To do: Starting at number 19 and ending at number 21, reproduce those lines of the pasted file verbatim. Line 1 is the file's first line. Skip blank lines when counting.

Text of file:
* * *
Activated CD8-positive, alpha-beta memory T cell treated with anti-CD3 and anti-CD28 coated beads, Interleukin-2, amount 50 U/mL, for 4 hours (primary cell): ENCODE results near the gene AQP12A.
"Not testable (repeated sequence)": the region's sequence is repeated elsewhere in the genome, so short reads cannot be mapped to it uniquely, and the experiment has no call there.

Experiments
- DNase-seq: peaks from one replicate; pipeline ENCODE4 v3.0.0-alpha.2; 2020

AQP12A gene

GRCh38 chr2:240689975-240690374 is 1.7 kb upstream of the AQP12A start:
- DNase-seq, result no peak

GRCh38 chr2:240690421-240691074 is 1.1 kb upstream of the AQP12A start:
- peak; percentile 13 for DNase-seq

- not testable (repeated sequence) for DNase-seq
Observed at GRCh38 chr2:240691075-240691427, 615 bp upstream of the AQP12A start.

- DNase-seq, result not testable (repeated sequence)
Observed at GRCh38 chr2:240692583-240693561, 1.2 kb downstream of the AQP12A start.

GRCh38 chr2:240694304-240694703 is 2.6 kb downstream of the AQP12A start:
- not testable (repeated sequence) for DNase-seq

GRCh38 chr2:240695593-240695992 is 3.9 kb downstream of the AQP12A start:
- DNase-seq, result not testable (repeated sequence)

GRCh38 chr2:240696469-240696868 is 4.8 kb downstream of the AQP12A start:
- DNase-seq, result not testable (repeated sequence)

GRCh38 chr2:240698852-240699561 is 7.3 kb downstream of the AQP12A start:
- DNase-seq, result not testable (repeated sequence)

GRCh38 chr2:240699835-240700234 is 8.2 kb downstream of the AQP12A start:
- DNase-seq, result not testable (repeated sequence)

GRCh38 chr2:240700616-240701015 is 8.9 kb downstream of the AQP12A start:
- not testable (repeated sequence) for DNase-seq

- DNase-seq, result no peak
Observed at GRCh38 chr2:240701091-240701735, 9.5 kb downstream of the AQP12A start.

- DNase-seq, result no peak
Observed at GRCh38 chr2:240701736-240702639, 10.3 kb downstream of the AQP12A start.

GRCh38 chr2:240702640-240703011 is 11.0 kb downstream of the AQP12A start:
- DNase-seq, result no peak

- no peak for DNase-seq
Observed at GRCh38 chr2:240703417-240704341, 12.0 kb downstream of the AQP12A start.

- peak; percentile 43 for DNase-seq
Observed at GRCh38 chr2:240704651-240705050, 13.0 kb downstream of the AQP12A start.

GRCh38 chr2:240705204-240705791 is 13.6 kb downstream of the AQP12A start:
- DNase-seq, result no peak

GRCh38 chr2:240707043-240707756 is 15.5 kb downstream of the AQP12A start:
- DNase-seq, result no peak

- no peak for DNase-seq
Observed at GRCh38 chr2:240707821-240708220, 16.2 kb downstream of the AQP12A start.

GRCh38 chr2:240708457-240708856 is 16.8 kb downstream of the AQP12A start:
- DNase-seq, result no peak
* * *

- DNase-seq, result not testable (repeated sequence)

GRCh38 chr2:240698852-240699561 is 7.3 kb downstream of the AQP12A start:
- DNase-seq, result not testable (repeated sequence)